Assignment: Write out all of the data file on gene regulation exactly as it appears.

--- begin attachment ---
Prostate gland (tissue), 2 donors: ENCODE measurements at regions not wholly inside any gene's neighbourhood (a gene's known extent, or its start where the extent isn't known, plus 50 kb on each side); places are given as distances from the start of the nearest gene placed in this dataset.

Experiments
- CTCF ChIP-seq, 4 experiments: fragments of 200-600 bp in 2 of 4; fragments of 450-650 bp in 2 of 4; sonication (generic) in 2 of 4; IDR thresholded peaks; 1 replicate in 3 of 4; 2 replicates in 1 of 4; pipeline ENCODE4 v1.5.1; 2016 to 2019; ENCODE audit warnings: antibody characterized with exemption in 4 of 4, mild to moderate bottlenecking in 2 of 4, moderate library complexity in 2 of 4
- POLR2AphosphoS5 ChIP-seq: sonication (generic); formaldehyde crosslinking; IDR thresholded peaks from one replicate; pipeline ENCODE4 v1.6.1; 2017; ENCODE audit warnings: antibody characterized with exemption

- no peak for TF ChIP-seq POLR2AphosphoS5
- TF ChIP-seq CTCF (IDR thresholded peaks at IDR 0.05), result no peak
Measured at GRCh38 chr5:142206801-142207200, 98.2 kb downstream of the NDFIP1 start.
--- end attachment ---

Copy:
Prostate gland (tissue), 2 donors: ENCODE measurements at regions not wholly inside any gene's neighbourhood (a gene's known extent, or its start where the extent isn't known, plus 50 kb on each side); places are given as distances from the start of the nearest gene placed in this dataset.

Experiments
- CTCF ChIP-seq, 4 experiments: fragments of 200-600 bp in 2 of 4; fragments of 450-650 bp in 2 of 4; sonication (generic) in 2 of 4; IDR thresholded peaks; 1 replicate in 3 of 4; 2 replicates in 1 of 4; pipeline ENCODE4 v1.5.1; 2016 to 2019; ENCODE audit warnings: antibody characterized with exemption in 4 of 4, mild to moderate bottlenecking in 2 of 4, moderate library complexity in 2 of 4
- POLR2AphosphoS5 ChIP-seq: sonication (generic); formaldehyde crosslinking; IDR thresholded peaks from one replicate; pipeline ENCODE4 v1.6.1; 2017; ENCODE audit warnings: antibody characterized with exemption

- no peak for TF ChIP-seq POLR2AphosphoS5
- TF ChIP-seq CTCF (IDR thresholded peaks at IDR 0.05), result no peak
Measured at GRCh38 chr5:142206801-142207200, 98.2 kb downstream of the NDFIP1 start.